• Iranian businesses are now able to access international capital markets and financing. For many industrial companies, this will have a dramatically positive impact as the manufacturing equipment required to increase production is not produced in Iran and up until now could not be purchased from abroad.

Slowly Iran will once again become a country that the international community can do business with. After a decade of harsh international sanctions substantial investment is required across all sectors, presenting numerous opportunities in both the short and long term for the Sturgeon Central Asia Fund Iran Strategy to capitalise upon.

Sturgeon CAF Iran – What Does This Mean for the Fund?

Being one of the first foreign funds post-JCPOA to invest in Iran we have already been actively investing in the Iranian equity markets since 1st December 2015. In order to ensure sanctions compliance our investment universe was necessarily restricted to around 50 companies of which 10 are now in the Fund portfolio. With the lifting of sanctions the investment universe has widened to include the whole of the stock market, with the exception of the four entities controlled by the IRGC. Four additional names are being added to the portfolio which were previously sanctioned and we are currently analysing several other potential opportunities.

An Investment Strategy for a Changing Business Landscape

Whilst we share the optimism sparked amongst the Iranian business and investor community by the lifting of sanctions, we have deliberately structured the Fund and investment strategy so as not to rely on sanctions relief as a critical factor for the Fund to be able to be actively investing and operational. The general perception is that the lifting of sanctions will lead to immediate improvements in the economy but our view is more cautious in this regard. Of course there will likely be immediate and obvious benefits e.g. an increase in consumer confidence and investor sentiment, but the real and substantial microeconomic benefits will take much longer to play out. Furthermore, as an investor in Iran, the lifting of sanctions introduces an unknown factor which is seldom discussed i.e. a shift in the competitive landscape for local businesses that for a long period of time have never had to deal with significant international competition.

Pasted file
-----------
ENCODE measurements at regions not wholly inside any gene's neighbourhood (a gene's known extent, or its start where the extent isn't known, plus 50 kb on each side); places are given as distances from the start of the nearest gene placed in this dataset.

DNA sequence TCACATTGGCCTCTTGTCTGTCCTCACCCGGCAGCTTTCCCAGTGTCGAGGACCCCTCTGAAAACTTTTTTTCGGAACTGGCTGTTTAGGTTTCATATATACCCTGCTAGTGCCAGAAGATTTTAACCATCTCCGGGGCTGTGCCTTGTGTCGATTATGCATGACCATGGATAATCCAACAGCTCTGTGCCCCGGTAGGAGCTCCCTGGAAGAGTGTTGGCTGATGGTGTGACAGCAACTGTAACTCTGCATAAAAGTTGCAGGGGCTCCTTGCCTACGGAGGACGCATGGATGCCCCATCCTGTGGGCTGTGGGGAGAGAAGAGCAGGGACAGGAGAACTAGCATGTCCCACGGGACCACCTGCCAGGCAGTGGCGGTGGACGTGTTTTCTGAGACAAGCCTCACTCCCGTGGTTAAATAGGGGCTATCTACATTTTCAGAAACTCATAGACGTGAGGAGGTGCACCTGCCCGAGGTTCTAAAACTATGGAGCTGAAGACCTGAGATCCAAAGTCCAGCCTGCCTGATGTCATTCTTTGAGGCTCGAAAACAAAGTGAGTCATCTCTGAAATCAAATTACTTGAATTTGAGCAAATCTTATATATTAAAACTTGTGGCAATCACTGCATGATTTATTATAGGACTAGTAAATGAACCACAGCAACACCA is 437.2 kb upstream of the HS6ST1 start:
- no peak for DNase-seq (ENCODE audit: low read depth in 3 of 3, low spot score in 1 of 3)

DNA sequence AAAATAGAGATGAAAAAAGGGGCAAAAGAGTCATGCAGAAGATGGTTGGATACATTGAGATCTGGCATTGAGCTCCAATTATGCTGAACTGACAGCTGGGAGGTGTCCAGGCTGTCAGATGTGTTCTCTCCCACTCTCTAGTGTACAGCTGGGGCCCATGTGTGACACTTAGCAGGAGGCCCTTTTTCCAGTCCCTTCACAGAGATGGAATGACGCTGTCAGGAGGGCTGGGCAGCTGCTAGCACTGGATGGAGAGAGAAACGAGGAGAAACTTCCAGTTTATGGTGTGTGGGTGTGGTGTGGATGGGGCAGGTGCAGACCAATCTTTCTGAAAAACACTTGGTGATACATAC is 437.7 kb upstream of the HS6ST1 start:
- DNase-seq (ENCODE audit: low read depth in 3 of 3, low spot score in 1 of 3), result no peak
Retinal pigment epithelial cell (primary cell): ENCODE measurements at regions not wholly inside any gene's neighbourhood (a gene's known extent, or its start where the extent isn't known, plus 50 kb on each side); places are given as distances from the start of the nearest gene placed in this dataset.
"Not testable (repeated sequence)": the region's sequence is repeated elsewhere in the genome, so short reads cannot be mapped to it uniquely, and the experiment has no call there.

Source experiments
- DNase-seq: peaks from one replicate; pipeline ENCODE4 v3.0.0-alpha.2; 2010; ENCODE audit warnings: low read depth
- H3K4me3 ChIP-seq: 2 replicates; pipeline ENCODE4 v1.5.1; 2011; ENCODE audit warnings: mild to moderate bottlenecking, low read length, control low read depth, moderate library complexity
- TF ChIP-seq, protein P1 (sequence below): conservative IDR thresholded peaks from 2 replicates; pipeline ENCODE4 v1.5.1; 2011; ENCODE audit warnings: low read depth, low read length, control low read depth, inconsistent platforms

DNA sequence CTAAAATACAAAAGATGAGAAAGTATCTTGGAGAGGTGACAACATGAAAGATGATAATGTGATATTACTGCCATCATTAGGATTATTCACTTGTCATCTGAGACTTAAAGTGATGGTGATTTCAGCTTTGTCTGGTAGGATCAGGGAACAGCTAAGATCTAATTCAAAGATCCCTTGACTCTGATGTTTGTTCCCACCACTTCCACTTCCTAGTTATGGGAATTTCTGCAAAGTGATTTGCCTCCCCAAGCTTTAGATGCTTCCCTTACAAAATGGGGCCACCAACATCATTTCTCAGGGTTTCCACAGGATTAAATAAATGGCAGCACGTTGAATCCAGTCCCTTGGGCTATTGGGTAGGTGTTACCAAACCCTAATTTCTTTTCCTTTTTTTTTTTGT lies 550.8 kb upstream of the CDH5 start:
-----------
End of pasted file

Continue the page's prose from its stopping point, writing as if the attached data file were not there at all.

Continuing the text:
There are a number of industries that will inevitably be disrupted by the entry of foreign competition, regardless of any government intervention or protection such as tariffs, subsidies, etc. Given this we have a deliberate bias in favour of businesses operating in sectors which have a comparative advantage due to the fact that they are in Iran versus international competitors in other markets. One such example is the Iranian glass industry. Feedstock, (gas and soda ash) is the largest variable cost for a glass manufacturer, and both are abundant and cheap in Iran. With manufacturing wages in the Iranian market on par with those in Vietnam, the cost of producing glass in Iran is amongst the lowest in the world. One such company currently in the portfolio is achieving operating margins of over 40% and has maintained them for the past five years. In comparison, the five year average operating margins for two of the largest global glass producers, Owens-Illnois and Saint Gobain, have been 10.2% and 5.1% respectively. Moreover the company has increased capacity by 60% in the past 12 months. In the case of the Iranian glass manufacturing industry, the analysis suggests that the probability of disruption by new foreign entrants is very low.

In fact the effect of sanctions relief will most likely be a significant positive for Iranian glass manufacturers, providing new opportunities for the export of glass products to neighbouring countries. Foreign markets have only accounted for 4% of the company’s revenues this year.

We take the following